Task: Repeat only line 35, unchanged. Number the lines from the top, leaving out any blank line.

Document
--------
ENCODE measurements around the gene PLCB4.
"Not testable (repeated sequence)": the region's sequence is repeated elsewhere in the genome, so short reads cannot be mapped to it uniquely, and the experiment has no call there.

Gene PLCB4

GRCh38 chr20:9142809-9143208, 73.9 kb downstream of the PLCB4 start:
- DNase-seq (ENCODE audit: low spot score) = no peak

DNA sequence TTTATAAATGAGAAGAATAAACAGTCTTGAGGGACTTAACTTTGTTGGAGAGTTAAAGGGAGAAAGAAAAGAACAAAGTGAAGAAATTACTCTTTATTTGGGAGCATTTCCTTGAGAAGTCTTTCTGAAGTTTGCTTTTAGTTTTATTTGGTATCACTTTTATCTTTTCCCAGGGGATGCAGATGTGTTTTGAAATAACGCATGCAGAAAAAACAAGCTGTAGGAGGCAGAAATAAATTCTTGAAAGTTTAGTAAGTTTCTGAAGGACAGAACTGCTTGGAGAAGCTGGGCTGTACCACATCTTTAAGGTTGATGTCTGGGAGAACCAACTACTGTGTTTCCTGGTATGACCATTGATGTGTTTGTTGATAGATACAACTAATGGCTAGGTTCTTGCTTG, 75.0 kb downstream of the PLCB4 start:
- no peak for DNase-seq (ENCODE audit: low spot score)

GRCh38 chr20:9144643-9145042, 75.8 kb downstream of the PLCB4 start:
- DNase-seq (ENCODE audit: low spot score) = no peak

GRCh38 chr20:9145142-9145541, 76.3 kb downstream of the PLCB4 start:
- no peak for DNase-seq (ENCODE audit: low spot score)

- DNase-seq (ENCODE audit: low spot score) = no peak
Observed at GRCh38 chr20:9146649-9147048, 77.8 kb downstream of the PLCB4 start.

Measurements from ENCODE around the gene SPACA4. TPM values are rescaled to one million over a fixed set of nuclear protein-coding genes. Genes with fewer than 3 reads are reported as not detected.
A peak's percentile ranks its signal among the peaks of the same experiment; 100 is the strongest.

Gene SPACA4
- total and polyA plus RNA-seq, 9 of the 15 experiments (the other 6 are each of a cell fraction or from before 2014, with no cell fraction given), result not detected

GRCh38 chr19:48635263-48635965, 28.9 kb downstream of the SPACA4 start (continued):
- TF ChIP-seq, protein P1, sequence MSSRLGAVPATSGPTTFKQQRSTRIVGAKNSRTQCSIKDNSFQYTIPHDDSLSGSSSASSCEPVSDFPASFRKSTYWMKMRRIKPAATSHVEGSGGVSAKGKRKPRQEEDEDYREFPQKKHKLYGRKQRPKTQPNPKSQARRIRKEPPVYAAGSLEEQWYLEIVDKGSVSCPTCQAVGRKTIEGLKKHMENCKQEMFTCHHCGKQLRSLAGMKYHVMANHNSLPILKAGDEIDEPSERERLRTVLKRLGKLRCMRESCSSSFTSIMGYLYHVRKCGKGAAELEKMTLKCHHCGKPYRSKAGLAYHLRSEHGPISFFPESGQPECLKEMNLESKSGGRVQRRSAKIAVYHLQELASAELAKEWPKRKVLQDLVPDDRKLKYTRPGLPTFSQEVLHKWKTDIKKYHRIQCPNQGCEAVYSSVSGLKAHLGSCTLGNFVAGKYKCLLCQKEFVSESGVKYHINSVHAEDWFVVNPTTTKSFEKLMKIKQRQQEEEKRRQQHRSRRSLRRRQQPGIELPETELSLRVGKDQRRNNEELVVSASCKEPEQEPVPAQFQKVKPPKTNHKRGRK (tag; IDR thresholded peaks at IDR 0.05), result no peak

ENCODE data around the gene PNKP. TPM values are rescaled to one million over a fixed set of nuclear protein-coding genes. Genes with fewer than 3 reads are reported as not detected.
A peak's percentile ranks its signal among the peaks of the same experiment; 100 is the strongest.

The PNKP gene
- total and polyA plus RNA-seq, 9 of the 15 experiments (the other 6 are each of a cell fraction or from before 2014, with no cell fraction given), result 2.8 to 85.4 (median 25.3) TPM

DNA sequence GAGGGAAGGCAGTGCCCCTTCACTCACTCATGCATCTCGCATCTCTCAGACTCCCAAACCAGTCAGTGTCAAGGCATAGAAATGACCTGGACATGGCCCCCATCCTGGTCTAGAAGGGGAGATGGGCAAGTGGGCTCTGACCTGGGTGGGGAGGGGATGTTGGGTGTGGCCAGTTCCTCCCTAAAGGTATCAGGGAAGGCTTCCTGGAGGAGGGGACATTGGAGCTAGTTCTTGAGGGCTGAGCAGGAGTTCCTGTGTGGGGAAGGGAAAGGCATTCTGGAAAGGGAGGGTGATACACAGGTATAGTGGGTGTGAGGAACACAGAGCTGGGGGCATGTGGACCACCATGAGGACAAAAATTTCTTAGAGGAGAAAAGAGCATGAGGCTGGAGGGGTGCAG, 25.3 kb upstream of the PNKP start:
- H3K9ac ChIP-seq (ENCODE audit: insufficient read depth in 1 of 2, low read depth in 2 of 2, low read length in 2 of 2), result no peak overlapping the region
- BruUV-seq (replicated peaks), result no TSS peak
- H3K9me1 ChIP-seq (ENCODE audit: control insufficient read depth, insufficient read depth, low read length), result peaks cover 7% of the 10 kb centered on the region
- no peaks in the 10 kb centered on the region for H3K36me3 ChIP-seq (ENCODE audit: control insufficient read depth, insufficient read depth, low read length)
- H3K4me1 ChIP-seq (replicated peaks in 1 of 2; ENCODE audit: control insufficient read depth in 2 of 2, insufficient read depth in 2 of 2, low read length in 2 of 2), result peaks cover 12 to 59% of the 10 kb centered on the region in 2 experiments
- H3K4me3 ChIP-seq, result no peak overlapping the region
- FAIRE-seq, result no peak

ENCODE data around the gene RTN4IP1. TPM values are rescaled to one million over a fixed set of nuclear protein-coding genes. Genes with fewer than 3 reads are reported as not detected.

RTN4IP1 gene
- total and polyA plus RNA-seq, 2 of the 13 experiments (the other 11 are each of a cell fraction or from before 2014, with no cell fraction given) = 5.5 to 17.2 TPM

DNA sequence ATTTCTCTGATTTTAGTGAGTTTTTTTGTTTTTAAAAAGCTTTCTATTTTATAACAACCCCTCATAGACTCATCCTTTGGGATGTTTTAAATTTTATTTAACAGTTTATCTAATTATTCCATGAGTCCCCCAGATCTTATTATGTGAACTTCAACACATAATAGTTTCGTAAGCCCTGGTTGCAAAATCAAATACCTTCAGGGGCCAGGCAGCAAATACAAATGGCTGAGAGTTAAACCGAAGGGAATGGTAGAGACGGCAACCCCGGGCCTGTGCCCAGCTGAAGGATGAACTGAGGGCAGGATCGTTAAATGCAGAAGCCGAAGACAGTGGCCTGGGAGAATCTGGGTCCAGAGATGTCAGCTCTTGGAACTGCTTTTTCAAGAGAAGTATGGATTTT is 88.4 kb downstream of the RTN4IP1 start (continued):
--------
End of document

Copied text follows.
DNA sequence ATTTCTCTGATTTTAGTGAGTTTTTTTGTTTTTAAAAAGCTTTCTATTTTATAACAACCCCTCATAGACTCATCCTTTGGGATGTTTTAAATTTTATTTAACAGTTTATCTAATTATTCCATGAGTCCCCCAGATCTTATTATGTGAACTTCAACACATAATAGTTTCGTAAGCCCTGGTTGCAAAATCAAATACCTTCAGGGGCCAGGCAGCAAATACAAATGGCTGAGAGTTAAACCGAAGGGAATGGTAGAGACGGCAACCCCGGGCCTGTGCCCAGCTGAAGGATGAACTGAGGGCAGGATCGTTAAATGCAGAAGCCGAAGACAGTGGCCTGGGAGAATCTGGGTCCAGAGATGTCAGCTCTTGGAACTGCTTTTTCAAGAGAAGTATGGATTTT is 88.4 kb downstream of the RTN4IP1 start (continued):